Reality is a fickle thing. If you don’t share the reality most others share, life is more difficult.
Some people run with their “outsider” status and others fight to change and expand how their reality is seen and experienced.
And still others do what they can to hide their different reality and quietly assimilate with the Norms.
Anyone who copes with a chronic illness/condition is instantaneously positioned outside the Normal Reality and thus exposed as being Other.
Moreover, not so long ago, these Others – once identified – were institutionalized, hidden from view.
As a lifelong epileptic, I’ve had to choose what route I’d take.
And, as a teenager, I did what I could to hide my epileptastic status and assimilate. It was nobody’s business but my own and I tried to hide hide hide, hoping no one would notice my Otherness.
But when the seizures started to change up their routine in my 20s and I began to experience them in public with friends… causing a small number of other people to know about my epilepsy… I fortunately received support and kindness from them and stopped hiding my epileptic identity as ferociously.
At the same time, I sure as hell wasn’t open about it.
Of course, fifteen years later, I’m finally quite open about my neurological issues.
Hell, I write a blog about it.
Yet, now that I am, I can’t help but feel more wary of neurologists and psychiatrists, largely due to their professions’ wild and disturbing history…
and therefore I am always on my best behavior when interacting with any of them.
However, my present neurologist was recommended to me by the former head of neurology at my alma mater university and is also a WOMAN! and she seems wonderful.
She listens, speaks plainly and directly, has a sense of humor and seems to be very patient-centered. She is the reason I, for the first time in my life, had bone mass density tests last year because she is open about the long-term effects of the medication I take to control my seizures.
Yet, I do find it slightly weird that I’ve had to ask her to remove a prescription from my med list; specifically, clonazepam (Klonopin).
If you have any knowledge of the medications long used to treat various mental health issues, you’re familiar with this drug.
The clonazepam was prescribed by my neurologist as an emergency dose in case I had a status (or not-ending-without-medical -intervention) seizure.
However, if I was in the violent throes of a tonic-clonic, “forever” status seizure, how would I consciously ingest two pills? I guess I hope that I have this status seizure near experienced and practiced drug users.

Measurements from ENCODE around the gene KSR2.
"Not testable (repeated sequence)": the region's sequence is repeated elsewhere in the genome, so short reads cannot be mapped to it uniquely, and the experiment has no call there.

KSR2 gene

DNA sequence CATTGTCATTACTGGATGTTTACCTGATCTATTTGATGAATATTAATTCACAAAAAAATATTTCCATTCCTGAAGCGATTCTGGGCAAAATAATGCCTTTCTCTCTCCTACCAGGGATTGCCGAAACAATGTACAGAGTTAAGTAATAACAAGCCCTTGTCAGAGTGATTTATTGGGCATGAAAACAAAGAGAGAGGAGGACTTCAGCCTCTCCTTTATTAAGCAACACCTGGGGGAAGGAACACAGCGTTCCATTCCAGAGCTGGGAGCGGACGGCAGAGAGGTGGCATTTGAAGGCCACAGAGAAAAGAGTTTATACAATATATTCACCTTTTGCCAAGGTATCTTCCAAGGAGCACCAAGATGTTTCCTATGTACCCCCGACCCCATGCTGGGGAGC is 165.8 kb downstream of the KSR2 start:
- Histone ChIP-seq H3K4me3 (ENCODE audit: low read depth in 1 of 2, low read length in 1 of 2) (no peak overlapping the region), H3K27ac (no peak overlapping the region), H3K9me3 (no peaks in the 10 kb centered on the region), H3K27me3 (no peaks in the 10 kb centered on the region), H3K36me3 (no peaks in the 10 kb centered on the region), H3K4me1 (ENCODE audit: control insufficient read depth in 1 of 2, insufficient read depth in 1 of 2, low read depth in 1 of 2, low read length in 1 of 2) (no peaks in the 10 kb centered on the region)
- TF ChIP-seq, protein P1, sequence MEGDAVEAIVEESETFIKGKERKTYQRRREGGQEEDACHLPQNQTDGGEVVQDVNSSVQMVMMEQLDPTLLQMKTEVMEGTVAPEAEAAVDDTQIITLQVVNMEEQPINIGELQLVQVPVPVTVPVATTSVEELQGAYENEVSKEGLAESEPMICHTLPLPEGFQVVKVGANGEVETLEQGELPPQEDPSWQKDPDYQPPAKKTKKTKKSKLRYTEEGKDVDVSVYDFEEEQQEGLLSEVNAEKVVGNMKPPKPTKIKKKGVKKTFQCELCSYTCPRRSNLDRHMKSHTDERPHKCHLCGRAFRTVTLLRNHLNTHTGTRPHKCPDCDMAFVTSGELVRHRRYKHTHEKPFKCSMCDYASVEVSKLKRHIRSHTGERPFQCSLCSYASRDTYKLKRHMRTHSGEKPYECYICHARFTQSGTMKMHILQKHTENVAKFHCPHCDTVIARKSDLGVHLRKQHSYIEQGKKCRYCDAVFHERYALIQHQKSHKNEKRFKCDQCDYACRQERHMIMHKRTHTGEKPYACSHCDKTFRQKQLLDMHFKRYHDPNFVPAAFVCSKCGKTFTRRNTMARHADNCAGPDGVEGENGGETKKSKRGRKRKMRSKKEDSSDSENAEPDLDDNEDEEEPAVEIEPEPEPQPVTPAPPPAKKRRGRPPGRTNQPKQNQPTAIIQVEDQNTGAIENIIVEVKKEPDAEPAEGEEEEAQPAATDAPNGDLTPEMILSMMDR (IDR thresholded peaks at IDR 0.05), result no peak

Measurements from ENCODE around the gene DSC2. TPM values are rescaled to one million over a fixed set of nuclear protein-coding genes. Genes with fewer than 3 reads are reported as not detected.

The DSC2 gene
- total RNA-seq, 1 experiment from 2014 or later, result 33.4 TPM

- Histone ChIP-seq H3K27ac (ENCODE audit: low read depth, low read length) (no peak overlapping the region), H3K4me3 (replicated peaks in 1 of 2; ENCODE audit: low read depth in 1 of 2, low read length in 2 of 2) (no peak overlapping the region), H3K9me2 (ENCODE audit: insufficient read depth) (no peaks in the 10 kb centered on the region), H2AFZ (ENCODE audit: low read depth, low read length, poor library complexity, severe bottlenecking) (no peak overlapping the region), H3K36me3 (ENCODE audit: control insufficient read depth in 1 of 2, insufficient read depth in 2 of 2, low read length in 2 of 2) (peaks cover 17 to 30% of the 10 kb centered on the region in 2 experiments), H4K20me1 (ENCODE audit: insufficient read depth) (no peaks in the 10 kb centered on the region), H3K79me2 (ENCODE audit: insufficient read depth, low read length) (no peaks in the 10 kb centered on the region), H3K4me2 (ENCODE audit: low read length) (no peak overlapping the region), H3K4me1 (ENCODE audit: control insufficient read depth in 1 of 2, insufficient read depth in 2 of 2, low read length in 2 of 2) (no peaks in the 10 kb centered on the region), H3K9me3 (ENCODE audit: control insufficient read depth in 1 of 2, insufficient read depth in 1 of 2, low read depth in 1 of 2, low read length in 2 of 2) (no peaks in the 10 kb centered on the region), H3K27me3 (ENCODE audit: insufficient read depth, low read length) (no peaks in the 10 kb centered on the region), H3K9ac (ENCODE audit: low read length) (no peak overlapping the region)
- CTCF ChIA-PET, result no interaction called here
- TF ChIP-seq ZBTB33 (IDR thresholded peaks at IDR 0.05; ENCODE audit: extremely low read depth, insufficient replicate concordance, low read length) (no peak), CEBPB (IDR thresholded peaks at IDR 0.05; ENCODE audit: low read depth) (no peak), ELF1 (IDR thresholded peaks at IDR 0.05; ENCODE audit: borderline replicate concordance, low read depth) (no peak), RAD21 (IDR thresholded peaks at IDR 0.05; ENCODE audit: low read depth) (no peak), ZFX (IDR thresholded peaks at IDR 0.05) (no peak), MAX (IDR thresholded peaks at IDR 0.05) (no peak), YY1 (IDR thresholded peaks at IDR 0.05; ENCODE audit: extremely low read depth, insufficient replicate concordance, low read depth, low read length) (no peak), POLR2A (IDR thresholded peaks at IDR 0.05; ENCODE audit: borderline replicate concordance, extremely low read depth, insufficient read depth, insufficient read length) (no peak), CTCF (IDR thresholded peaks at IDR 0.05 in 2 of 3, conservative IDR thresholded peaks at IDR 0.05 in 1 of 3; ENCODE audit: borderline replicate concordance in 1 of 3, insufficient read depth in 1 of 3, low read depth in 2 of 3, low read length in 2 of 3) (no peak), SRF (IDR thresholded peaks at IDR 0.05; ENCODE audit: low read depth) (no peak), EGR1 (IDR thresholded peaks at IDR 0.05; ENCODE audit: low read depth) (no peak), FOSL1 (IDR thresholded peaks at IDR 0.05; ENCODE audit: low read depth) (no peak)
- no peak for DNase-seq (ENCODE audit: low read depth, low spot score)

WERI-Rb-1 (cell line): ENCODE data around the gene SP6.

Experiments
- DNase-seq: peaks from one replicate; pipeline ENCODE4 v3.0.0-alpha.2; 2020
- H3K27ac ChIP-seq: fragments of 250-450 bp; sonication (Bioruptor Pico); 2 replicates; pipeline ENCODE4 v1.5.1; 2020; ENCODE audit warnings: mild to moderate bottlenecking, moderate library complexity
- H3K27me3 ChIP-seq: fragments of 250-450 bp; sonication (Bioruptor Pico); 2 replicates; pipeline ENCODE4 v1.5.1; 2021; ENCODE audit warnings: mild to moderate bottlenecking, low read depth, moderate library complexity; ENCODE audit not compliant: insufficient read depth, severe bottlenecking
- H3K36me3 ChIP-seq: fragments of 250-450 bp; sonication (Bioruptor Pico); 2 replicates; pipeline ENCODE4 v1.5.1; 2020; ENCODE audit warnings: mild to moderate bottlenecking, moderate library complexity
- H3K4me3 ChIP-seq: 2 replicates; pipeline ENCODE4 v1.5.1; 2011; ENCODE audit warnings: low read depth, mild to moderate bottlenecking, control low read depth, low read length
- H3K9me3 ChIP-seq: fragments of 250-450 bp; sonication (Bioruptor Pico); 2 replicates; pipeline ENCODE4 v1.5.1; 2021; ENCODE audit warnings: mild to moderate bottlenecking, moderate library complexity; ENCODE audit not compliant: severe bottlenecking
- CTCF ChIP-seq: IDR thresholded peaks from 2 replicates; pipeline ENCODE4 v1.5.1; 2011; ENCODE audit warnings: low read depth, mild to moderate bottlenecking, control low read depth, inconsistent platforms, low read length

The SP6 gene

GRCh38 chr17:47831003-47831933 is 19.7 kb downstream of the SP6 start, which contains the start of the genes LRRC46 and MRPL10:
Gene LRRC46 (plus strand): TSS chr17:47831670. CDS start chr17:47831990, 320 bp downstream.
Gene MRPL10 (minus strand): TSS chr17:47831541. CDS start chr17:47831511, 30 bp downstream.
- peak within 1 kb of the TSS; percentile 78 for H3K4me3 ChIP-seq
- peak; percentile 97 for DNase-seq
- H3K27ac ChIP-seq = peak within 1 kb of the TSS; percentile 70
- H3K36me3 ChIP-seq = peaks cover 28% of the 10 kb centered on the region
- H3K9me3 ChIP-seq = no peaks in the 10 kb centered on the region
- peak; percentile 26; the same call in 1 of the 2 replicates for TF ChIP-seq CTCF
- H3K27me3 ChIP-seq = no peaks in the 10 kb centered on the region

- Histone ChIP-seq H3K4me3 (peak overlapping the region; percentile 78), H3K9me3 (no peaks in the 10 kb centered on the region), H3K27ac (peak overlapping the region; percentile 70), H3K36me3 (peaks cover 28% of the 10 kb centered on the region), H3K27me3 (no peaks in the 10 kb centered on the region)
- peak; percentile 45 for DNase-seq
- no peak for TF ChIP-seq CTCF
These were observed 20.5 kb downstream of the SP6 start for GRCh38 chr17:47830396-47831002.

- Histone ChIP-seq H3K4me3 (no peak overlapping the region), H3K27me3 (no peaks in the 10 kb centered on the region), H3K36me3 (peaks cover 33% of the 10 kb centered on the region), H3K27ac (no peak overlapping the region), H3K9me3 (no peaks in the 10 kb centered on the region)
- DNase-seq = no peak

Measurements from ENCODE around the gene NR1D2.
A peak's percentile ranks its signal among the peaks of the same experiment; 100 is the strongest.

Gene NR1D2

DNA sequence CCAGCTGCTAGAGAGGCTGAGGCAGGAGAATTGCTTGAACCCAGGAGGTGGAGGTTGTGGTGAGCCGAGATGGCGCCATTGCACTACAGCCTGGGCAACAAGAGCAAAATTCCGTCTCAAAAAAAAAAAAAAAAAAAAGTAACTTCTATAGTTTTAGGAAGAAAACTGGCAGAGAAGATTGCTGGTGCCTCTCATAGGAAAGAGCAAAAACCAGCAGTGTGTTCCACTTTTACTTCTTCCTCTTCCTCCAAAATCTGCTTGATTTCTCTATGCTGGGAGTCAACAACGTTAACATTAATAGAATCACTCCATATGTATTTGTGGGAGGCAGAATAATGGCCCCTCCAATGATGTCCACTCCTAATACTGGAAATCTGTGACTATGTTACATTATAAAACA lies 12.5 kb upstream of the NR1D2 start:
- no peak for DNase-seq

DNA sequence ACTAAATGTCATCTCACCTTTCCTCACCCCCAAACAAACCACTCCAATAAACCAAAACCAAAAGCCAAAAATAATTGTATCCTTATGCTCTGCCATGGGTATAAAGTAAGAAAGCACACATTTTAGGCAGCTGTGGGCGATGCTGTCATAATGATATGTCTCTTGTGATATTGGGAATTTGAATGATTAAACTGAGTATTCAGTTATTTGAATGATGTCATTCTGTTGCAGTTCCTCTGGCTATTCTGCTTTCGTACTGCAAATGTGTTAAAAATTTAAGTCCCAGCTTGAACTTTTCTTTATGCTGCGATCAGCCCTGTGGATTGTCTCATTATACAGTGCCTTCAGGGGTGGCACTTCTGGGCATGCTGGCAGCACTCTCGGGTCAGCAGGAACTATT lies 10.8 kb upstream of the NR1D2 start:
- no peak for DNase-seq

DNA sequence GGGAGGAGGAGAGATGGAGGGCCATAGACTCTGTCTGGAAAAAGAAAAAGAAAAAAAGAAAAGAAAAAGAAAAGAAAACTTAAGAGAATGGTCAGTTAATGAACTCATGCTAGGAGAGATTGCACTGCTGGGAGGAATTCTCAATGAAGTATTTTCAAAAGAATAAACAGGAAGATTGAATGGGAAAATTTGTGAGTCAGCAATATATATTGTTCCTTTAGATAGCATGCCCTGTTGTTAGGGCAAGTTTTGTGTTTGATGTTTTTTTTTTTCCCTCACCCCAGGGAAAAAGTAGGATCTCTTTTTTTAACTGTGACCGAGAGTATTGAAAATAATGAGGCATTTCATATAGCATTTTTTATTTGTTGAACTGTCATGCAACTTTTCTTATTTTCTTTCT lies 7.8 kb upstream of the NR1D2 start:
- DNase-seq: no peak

Also, clonazapam is usually used to treat anxiety and also seizures but I didn’t see how it would stop a status seizure.
It didn’t make any sense. I also had to argue with a pharmacist about how this medication had been prescribed to me as an emergency dose for a status seizure as he had never heard of such a thing either.
My neurologist removed this from my medication list as she respected my concern.
So now I’m left to wonder if my neurologist is trying to build a case to institutionalize me.
Of course, that kind of thinking is somewhat paranoid and puts me right back on the path to institutionalization.
My family history certainly doesn’t help, nor do my recent genetic testing results which had me spend much of my time doing neurological testing last year.
In any case, I’m now only on my bone-depleting epilepsy medication which effectively controls my seizures and a whole boatload of over-the-counter vitamins.
I’ve long known that the medication prescribed to control my seizures was the same medication doctors were prescribing to friends who had bipolar and other mental health diagnoses.
Medicinally, being epileptic is still treated as a mental health disorder.
In other words, neurologists and other doctors still have no idea what our brains are capable of and they’re still using treatments used back in the day when they really didn’t know what brains did or how the meds worked.
Also, a close friend of mine is currently recovering from two weeks of electroshock therapy (ECT).
Perhaps the approach to neurological issues has changed but we are still using the same tools used decades ago.
So I’m going to continue to stay on my best behavior, cooperatively thanking culture and society for the stigmatic chains they say they’ve cut
while also remaining wary of the medical and pharmacological establishment who have had many years to come up with new ideas and have apparently chosen to instead rebrand and sell old proffered “solutions”.
In any case, I’ll keep doing my best to stay alive and out of mental institutions and hope you’re doing the same. In the meantime, my husband @MuellerLowLife and I are off to do a mural in Madison, Wisconsin.
The LowLifes are hitting the road!
It’s not like art has ever been connected to mental illness.
Last night there were ten gunshots right outside our apartment building… POP-POP-POP-POP-POP POP-POP-POP-POP-POP... so I told myself it was just people celebrating the Derek Chauvin conviction (relief and hope!) but… it’s not like there were voices or cheers or laughter or whoops or screams or…
Nope, just the gunshots and silence.
So, yeah, a change of pace is always a good thing and this embattled epileptic is very much looking forward to leaving town.